Tropical forests play a critical role in the global carbon cycle. Yet, there is a high level of uncertainty on how these forests will respond to ongoing global environmental changes. This uncertainty is partially attributed to the poor representation of tree mortality in Vegetation Demographic Models. We designed a standardized field protocol to evaluate tree vigor, biomass loss, and factors likely to be associated with future tree death. Advancing the mechanistic inclusion of mortality in vegetation models is a research priority to enable more accurate estimates of terrestrial carbon budgets and predictions of future carbon cycle-climate feedbacks.
Although key to predict forest response to global changes, much uncertainty remains on causes and consequences of tropical tree mortality. This study proposes a rapid, repeatable, and inexpensive assessment of individual tree death and damage. It minimizes the effort required at each tree to allow the frequent assessments of more trees. A comprehensive assessment of tree damage coupled with the identification of factors associated with tree death will lead to an improved understanding of the causes of tree mortality and estimates of biomass fluxes in tropical forests.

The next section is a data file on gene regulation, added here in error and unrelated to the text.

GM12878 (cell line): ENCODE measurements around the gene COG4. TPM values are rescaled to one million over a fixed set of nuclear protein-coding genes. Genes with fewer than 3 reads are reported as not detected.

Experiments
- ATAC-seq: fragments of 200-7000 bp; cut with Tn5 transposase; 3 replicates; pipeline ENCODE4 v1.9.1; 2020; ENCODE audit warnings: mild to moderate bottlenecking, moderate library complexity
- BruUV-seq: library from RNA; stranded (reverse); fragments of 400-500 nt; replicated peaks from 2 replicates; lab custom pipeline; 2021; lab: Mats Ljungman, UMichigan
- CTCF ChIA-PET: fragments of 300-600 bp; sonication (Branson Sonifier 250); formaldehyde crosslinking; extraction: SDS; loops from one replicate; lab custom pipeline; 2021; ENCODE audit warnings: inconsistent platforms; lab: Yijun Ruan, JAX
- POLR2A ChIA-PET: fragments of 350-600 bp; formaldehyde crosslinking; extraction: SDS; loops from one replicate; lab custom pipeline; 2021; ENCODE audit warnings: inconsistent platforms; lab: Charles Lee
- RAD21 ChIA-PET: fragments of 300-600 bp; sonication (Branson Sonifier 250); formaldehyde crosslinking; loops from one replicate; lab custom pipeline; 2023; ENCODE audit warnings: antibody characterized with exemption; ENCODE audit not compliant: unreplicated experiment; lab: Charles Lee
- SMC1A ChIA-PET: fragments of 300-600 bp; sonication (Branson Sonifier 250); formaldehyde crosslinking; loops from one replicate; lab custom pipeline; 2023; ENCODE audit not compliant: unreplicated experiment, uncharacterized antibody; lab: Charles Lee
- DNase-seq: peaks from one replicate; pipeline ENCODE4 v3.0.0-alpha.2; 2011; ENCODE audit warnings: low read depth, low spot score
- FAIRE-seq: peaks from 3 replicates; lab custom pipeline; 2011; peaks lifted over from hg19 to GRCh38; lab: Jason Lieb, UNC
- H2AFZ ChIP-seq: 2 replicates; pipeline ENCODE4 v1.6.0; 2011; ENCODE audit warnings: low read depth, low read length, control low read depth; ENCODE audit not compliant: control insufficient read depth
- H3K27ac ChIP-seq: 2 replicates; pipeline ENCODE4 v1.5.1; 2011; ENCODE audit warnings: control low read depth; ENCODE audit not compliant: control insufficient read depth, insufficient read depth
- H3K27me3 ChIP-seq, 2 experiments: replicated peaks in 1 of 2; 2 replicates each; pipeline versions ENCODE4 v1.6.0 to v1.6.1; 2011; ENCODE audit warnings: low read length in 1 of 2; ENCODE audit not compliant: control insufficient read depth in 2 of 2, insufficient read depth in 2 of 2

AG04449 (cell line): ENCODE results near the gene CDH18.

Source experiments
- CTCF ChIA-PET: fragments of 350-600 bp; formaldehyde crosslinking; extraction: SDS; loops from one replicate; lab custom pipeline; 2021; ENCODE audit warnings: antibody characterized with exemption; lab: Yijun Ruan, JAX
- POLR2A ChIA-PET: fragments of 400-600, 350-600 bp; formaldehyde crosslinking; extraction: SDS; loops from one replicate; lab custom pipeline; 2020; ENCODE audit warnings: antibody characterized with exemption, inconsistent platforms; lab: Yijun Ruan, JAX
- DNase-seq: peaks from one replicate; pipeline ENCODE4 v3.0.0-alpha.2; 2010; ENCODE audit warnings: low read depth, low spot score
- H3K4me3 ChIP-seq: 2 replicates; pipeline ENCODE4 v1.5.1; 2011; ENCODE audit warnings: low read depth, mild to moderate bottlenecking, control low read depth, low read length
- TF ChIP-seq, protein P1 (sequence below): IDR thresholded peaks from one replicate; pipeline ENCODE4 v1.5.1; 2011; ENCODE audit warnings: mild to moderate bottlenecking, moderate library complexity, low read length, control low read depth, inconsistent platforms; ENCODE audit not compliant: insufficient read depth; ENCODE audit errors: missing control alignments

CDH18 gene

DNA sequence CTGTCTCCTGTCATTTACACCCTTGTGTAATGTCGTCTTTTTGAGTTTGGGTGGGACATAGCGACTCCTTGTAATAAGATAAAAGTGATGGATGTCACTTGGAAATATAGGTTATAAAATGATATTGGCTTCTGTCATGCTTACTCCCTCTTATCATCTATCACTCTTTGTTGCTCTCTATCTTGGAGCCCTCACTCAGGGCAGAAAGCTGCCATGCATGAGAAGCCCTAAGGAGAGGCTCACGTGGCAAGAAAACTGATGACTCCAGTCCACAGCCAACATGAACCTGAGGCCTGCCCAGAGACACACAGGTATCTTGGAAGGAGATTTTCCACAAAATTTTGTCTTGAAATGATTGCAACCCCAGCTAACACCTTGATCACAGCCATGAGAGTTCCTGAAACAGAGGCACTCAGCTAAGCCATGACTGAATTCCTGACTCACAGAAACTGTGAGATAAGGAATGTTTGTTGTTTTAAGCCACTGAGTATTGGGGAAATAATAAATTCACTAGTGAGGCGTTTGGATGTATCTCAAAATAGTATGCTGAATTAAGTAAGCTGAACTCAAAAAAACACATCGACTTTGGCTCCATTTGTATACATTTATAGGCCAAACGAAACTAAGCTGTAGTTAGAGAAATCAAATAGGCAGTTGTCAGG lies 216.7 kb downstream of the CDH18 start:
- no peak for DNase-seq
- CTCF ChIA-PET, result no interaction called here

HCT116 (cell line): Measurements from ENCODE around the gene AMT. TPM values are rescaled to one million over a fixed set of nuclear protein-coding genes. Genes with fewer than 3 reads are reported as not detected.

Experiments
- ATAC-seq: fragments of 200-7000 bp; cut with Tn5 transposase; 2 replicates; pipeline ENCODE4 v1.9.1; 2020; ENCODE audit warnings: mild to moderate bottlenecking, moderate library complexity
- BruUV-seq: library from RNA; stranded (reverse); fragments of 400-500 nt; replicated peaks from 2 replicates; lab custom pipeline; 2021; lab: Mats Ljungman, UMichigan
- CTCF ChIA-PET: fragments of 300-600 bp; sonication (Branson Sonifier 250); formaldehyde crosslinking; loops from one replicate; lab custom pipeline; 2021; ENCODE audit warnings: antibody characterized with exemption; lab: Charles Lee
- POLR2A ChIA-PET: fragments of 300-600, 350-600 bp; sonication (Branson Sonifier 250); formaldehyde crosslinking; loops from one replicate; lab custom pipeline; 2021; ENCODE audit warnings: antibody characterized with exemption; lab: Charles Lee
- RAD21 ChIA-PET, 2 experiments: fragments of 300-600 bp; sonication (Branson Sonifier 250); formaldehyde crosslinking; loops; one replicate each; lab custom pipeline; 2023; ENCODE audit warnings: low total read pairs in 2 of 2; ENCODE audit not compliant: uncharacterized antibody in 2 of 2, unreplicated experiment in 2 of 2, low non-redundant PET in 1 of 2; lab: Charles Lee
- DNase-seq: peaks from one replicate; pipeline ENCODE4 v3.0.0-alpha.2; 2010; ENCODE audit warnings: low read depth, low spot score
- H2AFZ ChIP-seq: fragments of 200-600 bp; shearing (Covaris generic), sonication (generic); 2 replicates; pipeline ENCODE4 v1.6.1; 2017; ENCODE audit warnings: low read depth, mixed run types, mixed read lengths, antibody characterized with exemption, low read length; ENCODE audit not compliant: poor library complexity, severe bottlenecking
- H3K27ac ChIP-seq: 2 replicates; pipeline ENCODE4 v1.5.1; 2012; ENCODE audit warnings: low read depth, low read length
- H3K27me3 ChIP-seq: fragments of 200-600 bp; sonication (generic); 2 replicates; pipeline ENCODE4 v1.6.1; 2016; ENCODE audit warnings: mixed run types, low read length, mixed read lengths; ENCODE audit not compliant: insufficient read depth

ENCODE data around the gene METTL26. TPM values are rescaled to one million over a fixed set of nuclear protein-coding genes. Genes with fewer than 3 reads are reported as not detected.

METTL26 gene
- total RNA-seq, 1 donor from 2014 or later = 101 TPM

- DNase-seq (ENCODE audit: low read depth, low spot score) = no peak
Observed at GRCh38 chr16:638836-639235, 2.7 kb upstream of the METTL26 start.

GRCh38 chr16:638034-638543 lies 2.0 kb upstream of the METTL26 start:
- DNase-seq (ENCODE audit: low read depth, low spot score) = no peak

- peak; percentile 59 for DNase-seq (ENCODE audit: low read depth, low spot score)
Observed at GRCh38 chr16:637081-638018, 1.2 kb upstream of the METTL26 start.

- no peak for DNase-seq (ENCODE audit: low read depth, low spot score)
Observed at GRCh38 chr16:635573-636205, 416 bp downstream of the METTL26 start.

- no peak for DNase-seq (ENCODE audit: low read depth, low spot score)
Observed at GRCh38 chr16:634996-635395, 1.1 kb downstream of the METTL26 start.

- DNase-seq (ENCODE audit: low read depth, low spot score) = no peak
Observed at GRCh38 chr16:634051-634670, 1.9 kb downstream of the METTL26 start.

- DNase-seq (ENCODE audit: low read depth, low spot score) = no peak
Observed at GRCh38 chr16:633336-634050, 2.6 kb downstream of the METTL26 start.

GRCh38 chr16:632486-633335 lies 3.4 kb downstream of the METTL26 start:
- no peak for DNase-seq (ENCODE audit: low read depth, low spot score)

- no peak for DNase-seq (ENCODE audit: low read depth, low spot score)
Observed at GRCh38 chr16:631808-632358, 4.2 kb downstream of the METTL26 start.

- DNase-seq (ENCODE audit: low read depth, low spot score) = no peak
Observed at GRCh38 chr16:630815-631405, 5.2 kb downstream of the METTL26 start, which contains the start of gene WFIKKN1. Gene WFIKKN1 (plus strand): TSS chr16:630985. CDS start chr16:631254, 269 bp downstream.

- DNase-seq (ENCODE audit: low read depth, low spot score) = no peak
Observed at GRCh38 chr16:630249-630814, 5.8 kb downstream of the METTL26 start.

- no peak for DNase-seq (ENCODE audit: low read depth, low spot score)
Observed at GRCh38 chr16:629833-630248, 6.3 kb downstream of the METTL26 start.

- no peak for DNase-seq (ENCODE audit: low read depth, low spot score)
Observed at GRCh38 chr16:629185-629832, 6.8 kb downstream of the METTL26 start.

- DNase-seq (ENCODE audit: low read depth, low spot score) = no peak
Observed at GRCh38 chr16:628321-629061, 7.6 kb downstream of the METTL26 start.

Tree mortality drives changes in forest structure and dynamics, community composition, and carbon and nutrient cycles. Since tropical forests store a large fraction of terrestrial biomass and tree diversity, improved understanding of changing tree mortality and biomass loss rates is critical. Tropical tree mortality rates have been challenging to estimate due to low background rates of tree death, and high spatial and temporal heterogeneity. Furthermore, the causes of mortality remain unclear because many factors may be involved in individual tree death, and the rapid decomposition of wood in the tropics obscures evidence of possible causes of tree mortality. We present a field protocol to assess tree mortality in tropical forests. The protocol focuses on the rapid, repeatable and inexpensive assessment of individual tree death and damage. The protocol has been successfully tested with annual assessments of >62,000 stems in total in several ForestGEO plots in Asia and the Neotropics. Standardized methods for the assessment of tree death and biomass loss will advance understanding of the underlying causes and consequences of tree mortality.
Contact: Daniel Zuleta, Forest Global Earth Observatory, Smithsonian Tropical Research Institute, email@example.com
This research was supported as part of the Next Generation Ecosystem Experiments-Tropics, funded by the U.S. Department of Energy, Office of Science, Office of Biological and Environmental Research.
Arellano, D. Zuleta & S.J. Davies, “Tree death and damage: a standardized protocol for frequent surveys in tropical forests”. Journal of Vegetation Science (2020). [https://doi.org/10.1111/jvs.12981]
Frequent Tree Damage and Death Assessment, Forest Global Earth Observatory, Smithsonian Tropical Research Institute.